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Toxic Species

Most cases of plant toxicity occur when the horse is able to digest large quantities of certain undesirable weed species over a long period of time. Effects may include hyper-salivation, colic, diarrhea, photodermatitis, neurological problems, lameness, anemia, or sudden death. In many cases only a certain part of the plant or a certain stage of growth or reproduction produce toxic compounds; depending on the species stems, leaves, roots, flowers, berries, fruits, or nuts can be hazardous. Toxic species common to the Northeast include white snakeroot (Eupatorium rugosum), nightshade (Solanum sp.), yew (Taxus sp.), milkweed (Asclepias syriaca L.), groundsel (Senecio vulgaris L.), St. Johns Wort (Hypericum perforatum), and jimsonweed (Datura stramonium L.); hardwood species such as oak (Quercus sp.), black locust (Robinia pseudoacacia L.), red maple (Acer rubrum L.), and black walnut (Juglans nigra) can be both toxic and attractive to horses, and should be removed. There is also the possibility of physical injury during investigation of plants with bristles, spines, or stinging hairs. Occasional ingestion usually does not cause any major ill effect. However, it is still important to monitor populations of toxic weeds in your pasture and keep them from becoming an appreciable part of your horse's diet.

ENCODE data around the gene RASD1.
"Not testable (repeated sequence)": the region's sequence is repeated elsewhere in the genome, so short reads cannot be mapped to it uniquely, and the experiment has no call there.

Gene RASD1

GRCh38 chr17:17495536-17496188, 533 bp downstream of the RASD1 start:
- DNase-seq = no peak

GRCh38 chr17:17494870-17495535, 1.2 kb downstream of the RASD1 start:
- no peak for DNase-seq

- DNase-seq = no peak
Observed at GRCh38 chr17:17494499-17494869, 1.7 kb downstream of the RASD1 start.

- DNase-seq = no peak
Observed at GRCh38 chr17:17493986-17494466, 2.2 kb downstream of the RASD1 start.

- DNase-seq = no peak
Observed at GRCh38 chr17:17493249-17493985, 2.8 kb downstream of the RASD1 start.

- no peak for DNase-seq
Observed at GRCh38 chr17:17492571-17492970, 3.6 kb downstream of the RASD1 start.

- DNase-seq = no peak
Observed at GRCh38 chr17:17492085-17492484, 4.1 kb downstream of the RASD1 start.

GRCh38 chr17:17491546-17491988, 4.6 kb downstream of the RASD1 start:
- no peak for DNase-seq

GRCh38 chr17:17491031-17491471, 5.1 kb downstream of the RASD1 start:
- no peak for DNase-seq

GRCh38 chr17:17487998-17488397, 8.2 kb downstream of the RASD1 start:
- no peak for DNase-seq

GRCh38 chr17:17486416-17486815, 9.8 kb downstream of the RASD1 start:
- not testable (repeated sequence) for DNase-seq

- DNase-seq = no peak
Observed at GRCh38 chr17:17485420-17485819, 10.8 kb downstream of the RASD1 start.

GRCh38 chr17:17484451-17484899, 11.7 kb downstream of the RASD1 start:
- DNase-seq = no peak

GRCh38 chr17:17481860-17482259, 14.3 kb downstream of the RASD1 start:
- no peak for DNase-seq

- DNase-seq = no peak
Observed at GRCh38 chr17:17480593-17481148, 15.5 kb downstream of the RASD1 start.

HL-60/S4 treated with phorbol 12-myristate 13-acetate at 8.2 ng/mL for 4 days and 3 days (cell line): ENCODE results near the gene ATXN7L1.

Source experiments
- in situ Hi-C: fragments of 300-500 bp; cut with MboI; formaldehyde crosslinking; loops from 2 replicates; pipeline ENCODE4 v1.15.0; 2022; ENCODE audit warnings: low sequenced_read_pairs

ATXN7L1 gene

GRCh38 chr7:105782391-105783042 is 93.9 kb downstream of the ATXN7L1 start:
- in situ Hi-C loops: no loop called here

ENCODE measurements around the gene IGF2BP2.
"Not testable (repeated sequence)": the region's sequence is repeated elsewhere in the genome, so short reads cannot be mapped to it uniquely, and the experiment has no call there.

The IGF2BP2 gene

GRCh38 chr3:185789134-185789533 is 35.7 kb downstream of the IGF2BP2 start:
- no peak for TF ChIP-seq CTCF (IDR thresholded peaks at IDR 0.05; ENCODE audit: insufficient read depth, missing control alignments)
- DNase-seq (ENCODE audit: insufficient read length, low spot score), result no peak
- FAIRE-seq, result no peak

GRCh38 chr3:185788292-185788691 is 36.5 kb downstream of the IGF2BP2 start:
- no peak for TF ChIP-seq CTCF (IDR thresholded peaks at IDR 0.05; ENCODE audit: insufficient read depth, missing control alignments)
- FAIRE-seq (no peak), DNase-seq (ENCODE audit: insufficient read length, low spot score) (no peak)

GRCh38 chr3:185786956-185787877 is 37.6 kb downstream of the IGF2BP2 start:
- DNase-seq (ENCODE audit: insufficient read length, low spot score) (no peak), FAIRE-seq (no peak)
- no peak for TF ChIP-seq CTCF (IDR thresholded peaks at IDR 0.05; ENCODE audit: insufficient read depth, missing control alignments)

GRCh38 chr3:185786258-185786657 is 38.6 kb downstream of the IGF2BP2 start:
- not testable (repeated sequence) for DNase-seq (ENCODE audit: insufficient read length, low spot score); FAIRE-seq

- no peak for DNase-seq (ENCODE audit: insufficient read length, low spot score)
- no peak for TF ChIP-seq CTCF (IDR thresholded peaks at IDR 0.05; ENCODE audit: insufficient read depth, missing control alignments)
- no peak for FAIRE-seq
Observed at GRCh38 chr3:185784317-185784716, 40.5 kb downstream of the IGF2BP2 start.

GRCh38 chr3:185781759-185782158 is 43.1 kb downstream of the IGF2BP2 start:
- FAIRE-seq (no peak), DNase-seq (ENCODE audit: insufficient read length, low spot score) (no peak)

The following sites offer more information on toxic pasture plants.

Tall Fescue Endophyte

The tall fescue endophyte Acremonium coenophialum produces ergot alkaloids responsible for hormonal interference in broodmares. The national percentage of infection of tall fescue is at least 85%. Seed transmission is the only mechanism for endophyte infection so planting an endophyte-free variety in an isolated area should eliminate the potential for infection. Endophyte-free varieties are commercially available but have lower seedling vigor, and less resistance to drought, insect pests, disease, and frequent grazing. Screening forage for Acremonium Endophytes is a service offered by the Plant Diagnostic Laboratory at Rutgers University.

More information about tall fescue toxicity can be found at these web sites: